These aren’t necessarily bad things. Although the history of education is one of multiple perspectives and competing narratives, it wouldn’t be unwarranted to say that focusing on students is a positive development. The problem of our language of learning isn’t the focus, it’s what’s left out of the frame. In this case that’s nearly everything else.
What learning leaves behind
My primary concern with a language of learning is the way it enforces a hermetic vision of schooling. Questions about the purpose of education, about the fundamental makeup of the classroom, of the relationship between teacher and student, are impossible to address under a language of learning. The “why” of education has been successfully buried under a deluge of “how” and “what’s.” What strategies are we using? What are the mastery objectives? Where are you in regards to your curriculum pacing guide? Have you consulted your test blueprint/cross-walk when preparing this unit’s learning objectives? A language of learning only allows for a singular type of student, teacher, and classroom. Anything else is delegitimized. Students are seen as naïve consumers. Teachers are cast as the middle-men and women responsible for delivering the goods to the student. Regardless of whether we’re the sage on the stage or the guide on the side, the teacher’s only role is train students to acquire skill sets. Learning is a much more dangerous occupation than our current language would suggest. It requires trust, negation, dissonance, and support. Student and teacher must confront what is other, what is different. Our current educational language makes this extremely difficult.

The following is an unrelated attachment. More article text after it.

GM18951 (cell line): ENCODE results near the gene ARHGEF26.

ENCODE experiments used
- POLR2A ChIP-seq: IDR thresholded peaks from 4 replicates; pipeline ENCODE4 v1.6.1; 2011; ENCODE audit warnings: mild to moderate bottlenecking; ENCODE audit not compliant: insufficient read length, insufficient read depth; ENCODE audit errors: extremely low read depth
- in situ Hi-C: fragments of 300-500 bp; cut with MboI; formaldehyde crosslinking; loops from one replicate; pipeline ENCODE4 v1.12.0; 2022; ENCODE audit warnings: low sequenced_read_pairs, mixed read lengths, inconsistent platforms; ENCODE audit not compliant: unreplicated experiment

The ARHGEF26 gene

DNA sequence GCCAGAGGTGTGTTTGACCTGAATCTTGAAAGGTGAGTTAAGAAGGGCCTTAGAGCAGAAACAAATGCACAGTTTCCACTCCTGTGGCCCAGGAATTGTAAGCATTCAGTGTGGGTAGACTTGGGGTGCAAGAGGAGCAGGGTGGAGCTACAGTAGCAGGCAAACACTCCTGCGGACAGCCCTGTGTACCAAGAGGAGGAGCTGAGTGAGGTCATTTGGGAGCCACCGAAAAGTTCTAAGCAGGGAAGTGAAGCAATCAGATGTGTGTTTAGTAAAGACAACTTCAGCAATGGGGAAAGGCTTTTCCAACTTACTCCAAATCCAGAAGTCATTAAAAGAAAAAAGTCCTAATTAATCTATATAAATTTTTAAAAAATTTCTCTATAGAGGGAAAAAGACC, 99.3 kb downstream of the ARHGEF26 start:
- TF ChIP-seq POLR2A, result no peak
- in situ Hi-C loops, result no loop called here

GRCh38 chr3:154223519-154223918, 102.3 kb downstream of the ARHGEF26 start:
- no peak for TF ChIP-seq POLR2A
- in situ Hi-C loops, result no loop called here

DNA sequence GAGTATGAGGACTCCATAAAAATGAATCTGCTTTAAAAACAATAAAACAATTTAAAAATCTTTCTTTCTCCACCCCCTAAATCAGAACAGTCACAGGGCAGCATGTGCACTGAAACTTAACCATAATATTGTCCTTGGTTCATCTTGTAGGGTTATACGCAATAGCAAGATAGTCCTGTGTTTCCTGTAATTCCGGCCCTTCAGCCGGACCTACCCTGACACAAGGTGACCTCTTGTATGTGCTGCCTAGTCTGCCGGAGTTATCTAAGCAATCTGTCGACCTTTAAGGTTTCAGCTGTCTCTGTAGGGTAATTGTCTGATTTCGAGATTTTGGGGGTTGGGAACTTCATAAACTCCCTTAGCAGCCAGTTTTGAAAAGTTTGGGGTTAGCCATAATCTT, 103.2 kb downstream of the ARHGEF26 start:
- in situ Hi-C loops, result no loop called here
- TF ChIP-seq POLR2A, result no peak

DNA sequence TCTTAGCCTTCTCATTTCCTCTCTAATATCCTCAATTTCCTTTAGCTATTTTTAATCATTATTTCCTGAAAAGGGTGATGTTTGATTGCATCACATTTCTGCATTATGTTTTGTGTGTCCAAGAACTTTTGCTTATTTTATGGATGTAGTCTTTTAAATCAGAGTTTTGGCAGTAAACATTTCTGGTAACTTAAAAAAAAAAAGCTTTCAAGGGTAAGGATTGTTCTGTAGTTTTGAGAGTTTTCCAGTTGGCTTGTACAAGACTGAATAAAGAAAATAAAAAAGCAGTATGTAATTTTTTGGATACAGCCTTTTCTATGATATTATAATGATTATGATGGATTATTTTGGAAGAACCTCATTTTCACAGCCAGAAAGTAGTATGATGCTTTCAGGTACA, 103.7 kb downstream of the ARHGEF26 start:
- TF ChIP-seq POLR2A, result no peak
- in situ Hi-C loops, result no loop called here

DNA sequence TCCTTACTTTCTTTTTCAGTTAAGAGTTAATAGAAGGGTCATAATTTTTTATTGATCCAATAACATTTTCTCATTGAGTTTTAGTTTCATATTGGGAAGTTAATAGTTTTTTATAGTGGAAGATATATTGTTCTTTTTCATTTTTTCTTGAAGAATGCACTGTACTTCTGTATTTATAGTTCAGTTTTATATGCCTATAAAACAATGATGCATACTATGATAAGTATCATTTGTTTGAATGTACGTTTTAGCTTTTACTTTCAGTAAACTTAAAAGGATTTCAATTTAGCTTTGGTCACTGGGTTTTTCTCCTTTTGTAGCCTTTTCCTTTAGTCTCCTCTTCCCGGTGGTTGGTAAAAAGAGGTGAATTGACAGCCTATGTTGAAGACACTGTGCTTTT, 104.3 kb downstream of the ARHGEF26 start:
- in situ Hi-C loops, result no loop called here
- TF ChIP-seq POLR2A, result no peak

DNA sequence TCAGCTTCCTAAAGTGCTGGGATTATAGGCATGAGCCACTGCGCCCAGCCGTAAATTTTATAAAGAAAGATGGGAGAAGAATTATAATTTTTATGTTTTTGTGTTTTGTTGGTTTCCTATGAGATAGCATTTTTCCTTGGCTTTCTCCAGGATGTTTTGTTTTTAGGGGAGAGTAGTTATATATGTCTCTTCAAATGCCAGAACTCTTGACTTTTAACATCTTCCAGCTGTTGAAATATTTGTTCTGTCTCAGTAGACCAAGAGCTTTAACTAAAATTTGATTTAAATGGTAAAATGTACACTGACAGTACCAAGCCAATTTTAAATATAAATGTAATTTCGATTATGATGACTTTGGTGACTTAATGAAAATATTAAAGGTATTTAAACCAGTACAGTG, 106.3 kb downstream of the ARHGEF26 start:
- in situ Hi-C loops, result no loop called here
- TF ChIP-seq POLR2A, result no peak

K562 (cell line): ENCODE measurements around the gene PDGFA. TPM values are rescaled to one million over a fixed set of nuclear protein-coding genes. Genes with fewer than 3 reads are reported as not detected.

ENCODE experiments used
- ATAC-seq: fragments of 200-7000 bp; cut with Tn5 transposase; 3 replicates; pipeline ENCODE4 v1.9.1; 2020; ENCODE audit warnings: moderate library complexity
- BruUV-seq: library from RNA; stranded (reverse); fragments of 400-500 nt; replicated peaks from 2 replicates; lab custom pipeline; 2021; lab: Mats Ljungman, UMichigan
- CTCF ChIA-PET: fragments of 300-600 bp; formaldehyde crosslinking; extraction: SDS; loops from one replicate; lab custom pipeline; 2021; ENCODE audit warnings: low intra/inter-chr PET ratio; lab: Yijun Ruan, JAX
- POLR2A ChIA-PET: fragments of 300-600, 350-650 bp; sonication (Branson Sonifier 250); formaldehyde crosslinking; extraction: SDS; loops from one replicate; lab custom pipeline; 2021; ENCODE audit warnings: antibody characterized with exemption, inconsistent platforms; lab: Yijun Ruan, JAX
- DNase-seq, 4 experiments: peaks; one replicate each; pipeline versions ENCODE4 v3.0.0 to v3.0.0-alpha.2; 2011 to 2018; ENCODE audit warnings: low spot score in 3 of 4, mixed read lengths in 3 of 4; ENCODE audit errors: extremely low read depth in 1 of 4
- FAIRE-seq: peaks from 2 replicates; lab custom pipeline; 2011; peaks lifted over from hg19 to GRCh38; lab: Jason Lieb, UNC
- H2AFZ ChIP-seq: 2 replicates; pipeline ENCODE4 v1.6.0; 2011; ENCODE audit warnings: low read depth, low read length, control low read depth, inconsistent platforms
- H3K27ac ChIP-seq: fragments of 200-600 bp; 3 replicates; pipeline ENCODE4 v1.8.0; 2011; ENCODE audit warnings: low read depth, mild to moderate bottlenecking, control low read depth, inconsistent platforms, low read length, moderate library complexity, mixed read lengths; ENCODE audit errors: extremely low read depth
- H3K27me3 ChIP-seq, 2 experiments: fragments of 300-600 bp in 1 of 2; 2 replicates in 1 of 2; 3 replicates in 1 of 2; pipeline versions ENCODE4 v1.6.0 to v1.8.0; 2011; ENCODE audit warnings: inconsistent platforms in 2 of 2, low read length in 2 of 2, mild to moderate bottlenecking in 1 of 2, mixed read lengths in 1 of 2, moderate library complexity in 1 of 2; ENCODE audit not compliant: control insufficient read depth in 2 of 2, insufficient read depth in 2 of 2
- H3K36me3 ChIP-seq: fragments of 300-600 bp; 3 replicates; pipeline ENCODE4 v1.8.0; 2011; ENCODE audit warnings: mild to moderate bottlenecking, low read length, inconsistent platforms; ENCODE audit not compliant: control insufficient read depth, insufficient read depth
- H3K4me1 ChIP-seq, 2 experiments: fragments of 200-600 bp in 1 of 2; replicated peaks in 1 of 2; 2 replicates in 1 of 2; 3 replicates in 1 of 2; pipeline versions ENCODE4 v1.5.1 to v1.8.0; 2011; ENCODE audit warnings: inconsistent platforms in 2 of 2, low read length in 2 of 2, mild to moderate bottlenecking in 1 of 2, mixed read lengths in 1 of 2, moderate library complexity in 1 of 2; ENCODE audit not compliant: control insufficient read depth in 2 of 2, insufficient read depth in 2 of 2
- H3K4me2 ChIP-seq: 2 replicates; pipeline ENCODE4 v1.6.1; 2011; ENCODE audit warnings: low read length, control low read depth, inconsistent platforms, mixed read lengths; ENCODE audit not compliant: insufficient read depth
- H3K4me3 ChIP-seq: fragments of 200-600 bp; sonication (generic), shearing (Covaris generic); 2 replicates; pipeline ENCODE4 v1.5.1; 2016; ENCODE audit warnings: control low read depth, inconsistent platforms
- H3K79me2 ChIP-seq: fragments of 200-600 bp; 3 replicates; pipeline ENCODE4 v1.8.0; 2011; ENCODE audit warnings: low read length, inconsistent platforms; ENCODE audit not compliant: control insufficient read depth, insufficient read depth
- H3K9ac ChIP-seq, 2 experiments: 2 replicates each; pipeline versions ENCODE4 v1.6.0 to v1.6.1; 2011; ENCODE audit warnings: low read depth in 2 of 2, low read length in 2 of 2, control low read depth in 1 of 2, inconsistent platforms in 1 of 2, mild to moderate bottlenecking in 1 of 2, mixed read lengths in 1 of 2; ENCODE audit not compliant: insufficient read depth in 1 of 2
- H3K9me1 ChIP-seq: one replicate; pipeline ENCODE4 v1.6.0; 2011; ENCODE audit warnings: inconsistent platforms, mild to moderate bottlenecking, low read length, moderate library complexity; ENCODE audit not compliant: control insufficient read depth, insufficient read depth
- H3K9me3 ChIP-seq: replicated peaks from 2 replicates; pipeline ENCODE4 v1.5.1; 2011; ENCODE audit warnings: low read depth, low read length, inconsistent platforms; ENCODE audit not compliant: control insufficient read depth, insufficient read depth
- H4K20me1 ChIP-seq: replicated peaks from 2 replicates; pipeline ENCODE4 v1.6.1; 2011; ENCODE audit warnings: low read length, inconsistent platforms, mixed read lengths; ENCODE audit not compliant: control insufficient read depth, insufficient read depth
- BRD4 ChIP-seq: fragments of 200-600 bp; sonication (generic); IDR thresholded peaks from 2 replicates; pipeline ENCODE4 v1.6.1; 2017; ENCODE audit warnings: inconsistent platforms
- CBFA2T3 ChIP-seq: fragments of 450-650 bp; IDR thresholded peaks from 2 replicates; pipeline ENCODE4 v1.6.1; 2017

The impetus for this piece came from my school’s beginning of year parent-teacher conferences. Nowhere is our language of learning more on display than during conversations between child, adult, and teacher. The entire enterprise of education, the glorious mess of dissonance and difference, vanishes without a trace as conversations become nothing more than dead language reducing everyone and everything to packaged units to be transferred back and forth. The teachers at my school (and every school) are fantastic. Their classrooms buzz with interesting projects, conceptual discussions, and real thought. You would never know that, however, by the conversations occurring during parent-teacher conferences. Study harder. Complete the classwork. Pay attention.
And I get it. The language of learning provides a comforting anchor. It has a way of reducing life’s deafening noise to a mechanistic equation of work hard, learn X, earn Y. It’s like everything we say and do is coming from a redacted script. An empty language full of shiny neologisms and outcomes yet signifying nothing. Instead, Biesta asserts that we must create spaces where students are able to confront, reflect upon, and come to terms with the plurality characterizing our society. An education free of scripted curriculum maps and vaccuum-sealed experiences. This is only possible when educators are able to discuss their purpose. To fully explore the reasoning behind every endeavor they embark upon in the classroom. Where a language of learning reigns, questions of purpose wither.